Arc Stockton's Fun Palace in 2016
Over the past 15 months, my colleagues and I at King’s College London have been conducting research alongside the Get Creative campaign. The research took us around the UK, speaking to a wide range of Get Creative Champions. Through this work we have developed a new understanding of what cultural opportunity consists of – opening up possibilities for how theatres and other cultural organisations might approach their social and creative missions.
Interdependencies of amateur and professional practice
We found that in many cases, amateur (or what we call ‘everyday creativity’) and professional practice are closely interlinked. Collectively, we are only beginning to scratch the surface of the interdependencies between the amateur and professional worlds, but the implications for cultural organisations and policy makers could be extensive.
The Old Vic Community Company
One of our case studies was the Old Vic Community Company (OVCC). The ambition for the OVCC was to develop a theatre company over three annual productions, in which members would not only ‘take part’, but develop long-lasting skills, including - potentially - the skills to establish their own theatre groups. Experienced theatre professionals - including directors, movement coaches and stage managers - worked closely with the hugely diverse membership of the company, drawn from audition workshops involving hundreds of people from across the capital.
The Fun Palace movement
A second important example is the Fun Palaces movement, established in 2014, with Stella Duffy and others picking up and running with Joan Littlewood‘s idea of ‘Everyone an Artist, Everyone a Scientist: Culture at the Heart of Every Community’. When I attended a Fun Palace at the Arts Depot in North Finchley, I was struck by the diversity of people making use of the space, and the transformation of the building’s use going on there.
New possibilities for expanding cultural opportunities
Drawing on examples such as these, in our report, Towards Cultural Democracy: Promoting Cultural Capabilities for Everyone, we build on the work of economist Amartya Sen and philosopher Martha Nussbaum, who ask the question, ‘what is each person actually able to do and to be?’ What if we all – as cultural practitioners, policymakers and researchers – began to think in these expanded terms: how might this change understanding of the roles that cultural organisations can play, not only in increasing ‘access’ to the arts, but in enabling cultural agency?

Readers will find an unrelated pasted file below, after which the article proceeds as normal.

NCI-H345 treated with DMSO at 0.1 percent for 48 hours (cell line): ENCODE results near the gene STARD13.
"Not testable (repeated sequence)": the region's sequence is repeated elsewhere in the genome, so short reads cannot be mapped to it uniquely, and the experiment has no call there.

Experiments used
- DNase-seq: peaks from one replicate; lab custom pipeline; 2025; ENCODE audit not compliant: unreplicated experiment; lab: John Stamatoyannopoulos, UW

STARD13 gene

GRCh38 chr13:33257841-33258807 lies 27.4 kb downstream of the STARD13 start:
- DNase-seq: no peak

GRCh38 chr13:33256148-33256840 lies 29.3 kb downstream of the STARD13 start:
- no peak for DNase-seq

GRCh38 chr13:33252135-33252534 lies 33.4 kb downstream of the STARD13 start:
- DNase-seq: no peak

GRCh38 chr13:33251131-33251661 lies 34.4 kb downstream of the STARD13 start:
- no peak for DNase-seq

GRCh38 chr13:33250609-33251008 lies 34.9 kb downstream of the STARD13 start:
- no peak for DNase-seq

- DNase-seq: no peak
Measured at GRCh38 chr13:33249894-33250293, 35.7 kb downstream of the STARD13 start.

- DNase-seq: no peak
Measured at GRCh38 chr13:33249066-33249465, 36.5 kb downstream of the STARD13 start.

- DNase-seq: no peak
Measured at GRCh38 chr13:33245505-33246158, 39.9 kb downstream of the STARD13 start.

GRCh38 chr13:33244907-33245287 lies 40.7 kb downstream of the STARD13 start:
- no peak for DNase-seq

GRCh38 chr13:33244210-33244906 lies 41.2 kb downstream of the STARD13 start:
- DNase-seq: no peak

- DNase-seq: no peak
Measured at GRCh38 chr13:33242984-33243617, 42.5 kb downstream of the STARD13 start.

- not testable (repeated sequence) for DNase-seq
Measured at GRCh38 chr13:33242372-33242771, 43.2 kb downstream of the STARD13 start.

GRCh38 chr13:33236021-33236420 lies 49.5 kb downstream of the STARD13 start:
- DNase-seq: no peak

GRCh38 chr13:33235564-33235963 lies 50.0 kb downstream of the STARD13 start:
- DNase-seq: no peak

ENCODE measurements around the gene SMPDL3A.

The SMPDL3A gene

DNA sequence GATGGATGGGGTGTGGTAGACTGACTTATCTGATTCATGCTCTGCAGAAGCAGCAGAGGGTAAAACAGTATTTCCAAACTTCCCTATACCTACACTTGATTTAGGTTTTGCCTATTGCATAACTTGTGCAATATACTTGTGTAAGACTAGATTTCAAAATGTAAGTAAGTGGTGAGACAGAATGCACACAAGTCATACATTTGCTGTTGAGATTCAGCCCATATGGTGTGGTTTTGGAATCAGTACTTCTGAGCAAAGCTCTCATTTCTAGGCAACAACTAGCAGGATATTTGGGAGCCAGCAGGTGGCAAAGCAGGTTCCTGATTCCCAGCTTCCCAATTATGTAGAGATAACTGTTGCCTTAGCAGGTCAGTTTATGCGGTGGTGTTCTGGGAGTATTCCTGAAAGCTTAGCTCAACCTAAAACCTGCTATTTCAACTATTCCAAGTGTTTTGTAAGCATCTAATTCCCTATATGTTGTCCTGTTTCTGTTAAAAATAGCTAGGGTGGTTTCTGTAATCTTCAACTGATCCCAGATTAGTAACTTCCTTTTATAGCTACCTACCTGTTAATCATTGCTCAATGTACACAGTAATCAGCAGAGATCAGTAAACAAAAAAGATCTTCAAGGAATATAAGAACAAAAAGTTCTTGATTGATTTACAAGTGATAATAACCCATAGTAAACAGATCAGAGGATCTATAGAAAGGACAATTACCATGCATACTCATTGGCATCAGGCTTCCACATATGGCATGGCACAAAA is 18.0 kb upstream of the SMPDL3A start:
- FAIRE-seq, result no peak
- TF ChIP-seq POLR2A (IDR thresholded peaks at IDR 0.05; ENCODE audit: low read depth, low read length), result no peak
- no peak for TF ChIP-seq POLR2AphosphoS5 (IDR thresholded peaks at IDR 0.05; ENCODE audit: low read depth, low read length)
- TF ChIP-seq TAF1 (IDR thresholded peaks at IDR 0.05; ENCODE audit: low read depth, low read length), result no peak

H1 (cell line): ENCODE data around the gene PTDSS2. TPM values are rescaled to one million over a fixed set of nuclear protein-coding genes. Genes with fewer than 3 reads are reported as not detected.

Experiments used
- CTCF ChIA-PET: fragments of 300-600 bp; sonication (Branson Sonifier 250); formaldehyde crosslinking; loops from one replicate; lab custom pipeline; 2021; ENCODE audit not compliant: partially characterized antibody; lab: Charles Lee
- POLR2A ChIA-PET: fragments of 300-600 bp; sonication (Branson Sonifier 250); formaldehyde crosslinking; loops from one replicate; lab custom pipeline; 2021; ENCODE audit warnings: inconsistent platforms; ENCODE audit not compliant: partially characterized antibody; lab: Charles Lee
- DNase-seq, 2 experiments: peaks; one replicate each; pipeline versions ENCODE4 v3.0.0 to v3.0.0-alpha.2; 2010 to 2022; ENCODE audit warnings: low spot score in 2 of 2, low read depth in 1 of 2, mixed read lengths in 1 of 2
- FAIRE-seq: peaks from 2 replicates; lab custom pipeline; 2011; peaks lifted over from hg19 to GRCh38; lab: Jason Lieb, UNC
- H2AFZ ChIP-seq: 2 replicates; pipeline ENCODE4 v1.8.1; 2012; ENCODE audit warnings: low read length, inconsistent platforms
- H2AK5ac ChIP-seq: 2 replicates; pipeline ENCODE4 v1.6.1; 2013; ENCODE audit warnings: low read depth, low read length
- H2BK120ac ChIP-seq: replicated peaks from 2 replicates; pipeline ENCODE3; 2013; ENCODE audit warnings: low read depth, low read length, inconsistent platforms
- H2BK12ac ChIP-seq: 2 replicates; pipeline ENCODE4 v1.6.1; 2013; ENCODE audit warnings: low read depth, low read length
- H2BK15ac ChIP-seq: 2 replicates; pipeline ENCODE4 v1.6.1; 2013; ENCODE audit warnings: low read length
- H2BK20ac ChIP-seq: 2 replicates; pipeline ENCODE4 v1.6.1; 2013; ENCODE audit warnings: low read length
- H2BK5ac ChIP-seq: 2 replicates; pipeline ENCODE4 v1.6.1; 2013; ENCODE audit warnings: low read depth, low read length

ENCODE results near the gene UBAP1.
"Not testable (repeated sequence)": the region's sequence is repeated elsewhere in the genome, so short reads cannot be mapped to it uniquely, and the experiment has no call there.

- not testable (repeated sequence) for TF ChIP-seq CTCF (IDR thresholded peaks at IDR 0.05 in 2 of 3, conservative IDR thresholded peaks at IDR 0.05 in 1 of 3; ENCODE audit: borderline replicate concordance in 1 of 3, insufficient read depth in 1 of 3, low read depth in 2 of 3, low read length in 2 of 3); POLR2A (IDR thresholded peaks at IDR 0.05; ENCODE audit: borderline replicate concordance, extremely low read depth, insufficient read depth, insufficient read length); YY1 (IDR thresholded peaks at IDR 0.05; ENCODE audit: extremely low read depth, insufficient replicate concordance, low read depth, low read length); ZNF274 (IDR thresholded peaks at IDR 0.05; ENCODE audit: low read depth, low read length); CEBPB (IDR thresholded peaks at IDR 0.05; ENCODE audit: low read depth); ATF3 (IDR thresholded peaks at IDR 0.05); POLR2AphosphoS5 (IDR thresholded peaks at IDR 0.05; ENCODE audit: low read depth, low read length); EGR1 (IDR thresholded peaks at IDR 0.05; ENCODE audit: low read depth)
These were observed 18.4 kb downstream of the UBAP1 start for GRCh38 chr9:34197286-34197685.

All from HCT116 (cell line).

There are many vital ways in which theatres and other cultural organisations already facilitate cultural opportunity across the UK. But by thinking afresh about what cultural opportunity consists of, we may in the coming years develop even more ways of enabling a diversity of voices to be heard through cultural expression, and enjoy the benefits of what we call in the report cultural democracy. Theatres, artists and ‘creative citizens’ have a great opportunity here: to shape the politics of our culture, and to contribute to the culture of our politics.
A fast-developing conversation
‘World-class’ theatre is a crucial part of a future in which the UK’s cultural ecology continues to flourish. By recognising the interconnections that already exist between the publicly funded arts, the profit-making creative industries and everyday creativity - and by thinking about cultural opportunity in ways that take seriously the very real interconnections between these domains of creative practice - we open up new possibilities for enabling cultural opportunities for all: be it through a Fun Palace, a new kind of community theatre company, or types of creative partnership yet to be invented.
To keep in touch with this ongoing research, and to receive a hard copy of Towards Cultural Democracy: Promoting Cultural Capabilities for Everyone, please email Jonathan.email@example.com.
Download the Towards Cultural Democracy Research Report